The local press is up to the limit of analyses about Trump’s request for border aid, which is stuck in the middle of new obstacles, all coming from the Legislative Branch.
However, recent information of cut funds for shelters of immigrant minors, left with the minimum to eat, separated from their parents or arrived alone to the nation, put a mirror in front of the nation and few know if they will like the image that this type of attitude reflects.
It is necessary to point out that the origin of this situation lies in the fact that the administration wants approximately $4, 5 billion in supplemental funding, including $3, 3 billion for humanitarian aid.
The main Republican senators now warn that money for essential services along the border will run out in a matter of weeks unless Congress takes action.
The political rhetoric on this issue estimates that extra border assistance was about to be included in the recent disaster aid package, but it got yanked after a stalemate threatened passage of the $19.1 billion recovery bill.
That setback left funding adrift as Washington focused its attention on larger struggles over issues such as tariffs and budget ceilings.
According to journalist Jordain Carney in Washington, “Republican senators began sending out warning flares this week that Congress needs to pass new funds by the end of the month or a Health and Human Services (HHS) program to care for unaccompanied migrant children will run out of money as early as next month.”
A warning call
Senate Majority Leader Mitch McConnell has insisted on the issue several times in recent days in speeches, press conferences and interviews.
“Democrats need to take their heads out of the sand and work with us on our side of the border to address the humanitarian crisis that their resistance has contributed to.” McConnell said during a weekly leadership press conference.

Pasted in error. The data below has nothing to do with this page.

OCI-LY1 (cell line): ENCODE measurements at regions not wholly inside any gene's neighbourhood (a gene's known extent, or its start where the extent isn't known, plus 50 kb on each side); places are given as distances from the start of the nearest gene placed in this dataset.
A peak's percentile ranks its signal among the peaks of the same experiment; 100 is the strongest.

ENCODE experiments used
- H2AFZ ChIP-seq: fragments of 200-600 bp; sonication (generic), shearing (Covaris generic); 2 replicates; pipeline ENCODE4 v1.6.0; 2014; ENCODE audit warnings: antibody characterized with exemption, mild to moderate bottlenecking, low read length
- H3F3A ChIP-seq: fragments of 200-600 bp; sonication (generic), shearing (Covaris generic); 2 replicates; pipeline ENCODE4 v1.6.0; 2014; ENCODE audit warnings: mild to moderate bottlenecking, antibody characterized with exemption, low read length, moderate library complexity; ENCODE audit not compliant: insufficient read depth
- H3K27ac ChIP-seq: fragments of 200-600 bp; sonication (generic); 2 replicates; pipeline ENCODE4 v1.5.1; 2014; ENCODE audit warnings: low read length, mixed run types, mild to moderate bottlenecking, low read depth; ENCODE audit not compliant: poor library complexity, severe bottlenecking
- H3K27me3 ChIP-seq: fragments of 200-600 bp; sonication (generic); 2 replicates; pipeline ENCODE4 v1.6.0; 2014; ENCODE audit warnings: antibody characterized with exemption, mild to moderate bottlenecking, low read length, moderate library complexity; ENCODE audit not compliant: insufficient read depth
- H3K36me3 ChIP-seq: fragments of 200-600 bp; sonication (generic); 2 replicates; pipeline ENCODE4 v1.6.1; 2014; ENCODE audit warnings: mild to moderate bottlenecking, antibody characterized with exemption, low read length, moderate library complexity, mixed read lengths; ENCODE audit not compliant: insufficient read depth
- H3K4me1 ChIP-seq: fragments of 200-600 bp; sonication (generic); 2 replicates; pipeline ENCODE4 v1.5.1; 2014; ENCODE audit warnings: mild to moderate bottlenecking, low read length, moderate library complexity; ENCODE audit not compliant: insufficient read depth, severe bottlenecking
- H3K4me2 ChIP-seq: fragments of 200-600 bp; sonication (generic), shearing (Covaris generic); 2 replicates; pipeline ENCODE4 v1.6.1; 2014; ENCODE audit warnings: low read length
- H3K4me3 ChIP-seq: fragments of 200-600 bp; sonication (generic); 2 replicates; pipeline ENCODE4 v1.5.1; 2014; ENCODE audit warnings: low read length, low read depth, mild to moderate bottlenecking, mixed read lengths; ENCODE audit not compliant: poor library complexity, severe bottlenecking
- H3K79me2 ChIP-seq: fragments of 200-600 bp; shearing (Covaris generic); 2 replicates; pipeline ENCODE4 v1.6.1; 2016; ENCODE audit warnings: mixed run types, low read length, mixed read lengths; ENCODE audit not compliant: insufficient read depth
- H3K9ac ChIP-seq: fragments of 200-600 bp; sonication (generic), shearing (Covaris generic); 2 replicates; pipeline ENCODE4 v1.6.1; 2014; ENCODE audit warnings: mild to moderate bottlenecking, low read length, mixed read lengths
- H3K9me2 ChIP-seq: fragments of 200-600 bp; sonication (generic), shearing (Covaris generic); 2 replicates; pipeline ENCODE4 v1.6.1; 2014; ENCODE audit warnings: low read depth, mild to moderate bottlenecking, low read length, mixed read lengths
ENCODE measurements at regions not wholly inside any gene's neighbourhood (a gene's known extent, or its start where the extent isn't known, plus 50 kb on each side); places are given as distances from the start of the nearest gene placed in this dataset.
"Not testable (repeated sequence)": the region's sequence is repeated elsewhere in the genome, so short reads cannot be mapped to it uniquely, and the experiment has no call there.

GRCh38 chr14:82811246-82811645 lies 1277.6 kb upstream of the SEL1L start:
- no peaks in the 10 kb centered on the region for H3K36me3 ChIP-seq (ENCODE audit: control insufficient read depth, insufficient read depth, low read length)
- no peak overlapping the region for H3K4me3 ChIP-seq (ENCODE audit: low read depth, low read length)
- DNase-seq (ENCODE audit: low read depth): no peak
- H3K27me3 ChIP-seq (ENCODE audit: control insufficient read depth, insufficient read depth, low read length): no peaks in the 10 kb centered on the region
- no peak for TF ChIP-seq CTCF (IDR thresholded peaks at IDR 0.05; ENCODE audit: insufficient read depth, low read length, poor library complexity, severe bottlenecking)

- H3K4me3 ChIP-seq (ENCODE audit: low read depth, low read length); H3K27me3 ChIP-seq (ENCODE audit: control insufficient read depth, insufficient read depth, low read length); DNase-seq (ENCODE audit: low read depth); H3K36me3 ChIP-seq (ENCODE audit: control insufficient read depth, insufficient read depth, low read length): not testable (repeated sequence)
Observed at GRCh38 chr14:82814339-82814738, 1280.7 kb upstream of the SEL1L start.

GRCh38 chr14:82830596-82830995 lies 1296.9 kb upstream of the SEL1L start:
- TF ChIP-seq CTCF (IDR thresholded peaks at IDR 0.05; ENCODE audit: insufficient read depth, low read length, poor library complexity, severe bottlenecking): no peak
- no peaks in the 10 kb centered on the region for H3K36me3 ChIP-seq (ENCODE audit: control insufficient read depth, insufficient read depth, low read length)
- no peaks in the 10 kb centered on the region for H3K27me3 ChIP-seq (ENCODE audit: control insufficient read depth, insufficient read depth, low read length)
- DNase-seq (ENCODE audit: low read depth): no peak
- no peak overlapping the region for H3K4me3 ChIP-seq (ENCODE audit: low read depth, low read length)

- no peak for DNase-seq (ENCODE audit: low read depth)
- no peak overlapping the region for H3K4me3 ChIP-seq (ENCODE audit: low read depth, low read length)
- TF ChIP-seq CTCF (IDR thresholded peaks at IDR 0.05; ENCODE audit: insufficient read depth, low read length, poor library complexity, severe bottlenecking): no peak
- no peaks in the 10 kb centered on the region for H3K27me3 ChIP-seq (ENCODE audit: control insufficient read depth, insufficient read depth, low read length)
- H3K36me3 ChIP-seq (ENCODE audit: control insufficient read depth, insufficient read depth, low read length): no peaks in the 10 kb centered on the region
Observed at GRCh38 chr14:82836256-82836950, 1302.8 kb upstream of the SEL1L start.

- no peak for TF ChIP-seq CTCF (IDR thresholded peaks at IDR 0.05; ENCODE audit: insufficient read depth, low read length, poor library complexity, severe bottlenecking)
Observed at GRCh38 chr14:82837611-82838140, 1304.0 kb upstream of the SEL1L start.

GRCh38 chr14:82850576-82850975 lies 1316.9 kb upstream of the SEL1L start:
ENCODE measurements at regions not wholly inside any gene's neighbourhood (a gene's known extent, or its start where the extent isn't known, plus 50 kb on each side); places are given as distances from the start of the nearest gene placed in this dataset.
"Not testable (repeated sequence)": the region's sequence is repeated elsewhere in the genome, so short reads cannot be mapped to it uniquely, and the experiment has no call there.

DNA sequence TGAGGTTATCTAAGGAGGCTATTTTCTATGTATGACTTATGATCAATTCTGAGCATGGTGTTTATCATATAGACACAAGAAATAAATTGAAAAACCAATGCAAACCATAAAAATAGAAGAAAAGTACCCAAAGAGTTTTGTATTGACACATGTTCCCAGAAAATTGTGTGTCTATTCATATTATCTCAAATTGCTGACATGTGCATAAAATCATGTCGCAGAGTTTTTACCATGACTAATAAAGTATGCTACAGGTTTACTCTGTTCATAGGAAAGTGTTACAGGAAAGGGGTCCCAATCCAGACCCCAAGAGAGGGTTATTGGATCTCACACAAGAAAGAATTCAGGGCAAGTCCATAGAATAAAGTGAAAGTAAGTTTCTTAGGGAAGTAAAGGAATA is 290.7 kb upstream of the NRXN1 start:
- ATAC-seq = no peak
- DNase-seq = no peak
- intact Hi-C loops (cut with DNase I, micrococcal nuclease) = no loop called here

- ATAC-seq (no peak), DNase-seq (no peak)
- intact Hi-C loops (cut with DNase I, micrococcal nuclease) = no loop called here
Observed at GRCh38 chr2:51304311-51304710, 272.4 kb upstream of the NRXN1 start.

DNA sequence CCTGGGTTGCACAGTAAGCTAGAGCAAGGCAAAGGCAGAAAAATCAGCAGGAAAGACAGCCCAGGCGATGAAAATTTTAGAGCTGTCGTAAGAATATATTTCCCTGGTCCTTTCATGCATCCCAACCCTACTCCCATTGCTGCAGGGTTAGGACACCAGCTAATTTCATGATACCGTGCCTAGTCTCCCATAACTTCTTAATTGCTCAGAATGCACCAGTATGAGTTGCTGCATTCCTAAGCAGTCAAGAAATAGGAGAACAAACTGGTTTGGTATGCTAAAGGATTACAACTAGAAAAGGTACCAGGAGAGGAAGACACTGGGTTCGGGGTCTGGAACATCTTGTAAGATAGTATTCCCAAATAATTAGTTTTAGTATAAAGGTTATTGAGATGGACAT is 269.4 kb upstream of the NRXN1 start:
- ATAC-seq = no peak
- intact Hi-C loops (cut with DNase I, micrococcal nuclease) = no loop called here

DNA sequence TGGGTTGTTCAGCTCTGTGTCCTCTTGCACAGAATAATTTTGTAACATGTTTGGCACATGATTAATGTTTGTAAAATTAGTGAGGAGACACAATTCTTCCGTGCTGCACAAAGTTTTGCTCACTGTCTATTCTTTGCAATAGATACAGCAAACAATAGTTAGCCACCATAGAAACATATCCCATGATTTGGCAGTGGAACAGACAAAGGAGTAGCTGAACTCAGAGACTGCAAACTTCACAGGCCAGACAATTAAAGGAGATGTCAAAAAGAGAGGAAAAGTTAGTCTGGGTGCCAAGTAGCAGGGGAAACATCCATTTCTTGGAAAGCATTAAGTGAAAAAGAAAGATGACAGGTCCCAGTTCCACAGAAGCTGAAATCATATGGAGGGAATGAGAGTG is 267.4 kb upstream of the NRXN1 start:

The White House has requested nearly $3 billion to shore up the Office of Refugee Resettlement. HHS Secretary Alex Azar described the situation as a “humanitarian crisis” during a Fox News interview on Thursday, while pleading with Congress to approve the additional funds.
“We are running out of money. We are functionally out of space,” he said. “Congress has got to pass a supplemental appropriation that President Trump has asked for.”
“By early July we may be out of funding,” Azar added.
The struggle for funding takes place amid growing tensions at the border. Trump is threatening to apply new tariffs to Mexico starting Monday unless the country takes significant steps to crack down on migrants crossing the U.S.-Mexico border, a strategy that combines two divisive issues and has subsequently sparked a bipartisan reaction on Capitol Hill.
Shelters suffer the consequences
HHS also said this week that it had told shelters housing migrants to begin winding down services, including legal assistance and recreational activities that were not directly related to children’s safety. The agency said it was ending those services because it was quickly running out of funds quickly and the Anti-Deficiency Act requires HHS to prioritize safety when faced with a funding shortfall.
Azar warned on Thursday that the situation could worsen unless Congress approves Trump’s supplemental request, arguing that HHS staff will not be able to pay and grantees will be “operating on IOU´s”
HHS operates a network of approximately 168 facilities and programs in 23 states to accommodate unaccompanied children. On average this year, the agency has taken some 40,000 children, including 12,587 in April.
Some lawmakers on both sides of the aisle have suggested that Congress provide humanitarian aid to help unaccompanied children, but any path to reach an agreement relates to partisan landmines and even party battles.
Senate Appropriations Committee Chairman Richard Shelby described McConnell as “eager to move” a supplemental funding bill.
“If it’s more than humanitarian assistance, it will probably go nowhere,” Shelby said. “But you have to ask, who would vote against that?”
Shelby acknowledged that he had not discussed the issue “at length” with Democrats.
When reporters pointed out that immigration-related legislation tends to fall apart on Capitol Hill, he said it was a “good observation. We’ll just have to see.”
“Y’all keen watchers of everything,” he joked.